• Presence of intrusive interstitials: This might include aspects like pop-ups and ads that intrude on the main reading and viewing experience. Content should be easily accessible. 

This isn’t a surprising development. Google has long believed that the user should be at the center of everything. Just take a look at the company’s mission statement:

Google's mission statement

In other words, Google is walking the talk by prioritizing amazing user experiences, and it expects other sites to follow suit. If they don’t, their search rankings will suffer. 

4 ways to improve the user experience for SEO

Now that you understand the link between user experience and SEO, it’s time to look at ways to improve the user experience your site offers. As you’ll see, the basis for many of these tips is Google’s user experience view. If you follow these tips, you’ll soon see improved SEO results.

1. Optimize your homepage and landing pages’ load speed

The quicker your website loads, the better for you and your website visitors. But what exactly is a fast loading speed? According to Maile Ohye, who spoke in a Google Webmaster video, “2 seconds is the threshold for e-commerce website acceptability. At Google, we aim for under half a second”. 

Google also talked about the Largest Contentful Paint—a measure of the amount of time a website takes to display the largest content on the screen—occurring within the first 2.5 seconds. That means that when you create a landing page or homepage, the most prominent element above the fold must appear and be ready for interaction within that time frame.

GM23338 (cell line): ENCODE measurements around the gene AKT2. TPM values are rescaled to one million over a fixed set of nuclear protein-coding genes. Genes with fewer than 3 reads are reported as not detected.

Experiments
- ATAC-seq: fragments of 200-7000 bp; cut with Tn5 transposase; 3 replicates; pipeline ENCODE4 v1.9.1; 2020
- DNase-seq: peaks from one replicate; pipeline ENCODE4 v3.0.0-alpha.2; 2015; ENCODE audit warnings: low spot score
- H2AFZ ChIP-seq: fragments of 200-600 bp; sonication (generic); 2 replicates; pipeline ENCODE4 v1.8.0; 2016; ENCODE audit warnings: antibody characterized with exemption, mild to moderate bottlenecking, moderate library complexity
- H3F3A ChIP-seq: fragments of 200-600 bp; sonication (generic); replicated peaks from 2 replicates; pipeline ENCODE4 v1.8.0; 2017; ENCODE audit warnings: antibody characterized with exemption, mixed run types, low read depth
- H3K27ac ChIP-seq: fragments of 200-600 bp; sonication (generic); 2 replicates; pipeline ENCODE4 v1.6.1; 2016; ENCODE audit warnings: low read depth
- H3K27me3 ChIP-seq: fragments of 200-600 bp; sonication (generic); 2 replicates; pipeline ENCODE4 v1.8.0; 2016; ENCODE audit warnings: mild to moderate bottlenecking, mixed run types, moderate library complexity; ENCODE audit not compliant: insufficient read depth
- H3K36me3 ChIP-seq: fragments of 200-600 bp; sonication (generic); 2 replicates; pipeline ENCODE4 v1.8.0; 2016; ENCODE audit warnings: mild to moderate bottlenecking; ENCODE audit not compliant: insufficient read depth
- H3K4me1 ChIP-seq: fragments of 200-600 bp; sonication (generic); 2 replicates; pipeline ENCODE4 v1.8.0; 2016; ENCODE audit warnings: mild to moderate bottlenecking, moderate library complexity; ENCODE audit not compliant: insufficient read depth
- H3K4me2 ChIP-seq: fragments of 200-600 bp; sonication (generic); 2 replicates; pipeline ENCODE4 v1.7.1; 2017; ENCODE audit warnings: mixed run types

To optimize your homepage or your landing page, here are some things you can do:

  • Use a Content Delivery Network (CDN): A CDN is a collection of servers that work together to ensure the fast delivery of online content. It does this by serving content from the nearest of a collection of geographically distributed servers.
  • Use the right picture format: JPEG loads quicker than PNG and is ideal for most image formats. GIF images are also great if you want animated images that still allow your page to load quickly.
  • Resize and optimize images: Make your images smaller before the server sends them to the browser. This will reduce the bandwidth and disk space you use as well as your load speed. You can use image-editing software such as JPEG Optimizer and ImageRecycle to compress images, too.
  • Cache: Browser caching helps store data in someone’s browser. So the next time they request the same data (i.e., visit the same site again), it serves the local storage data without downloading the entire site all over again.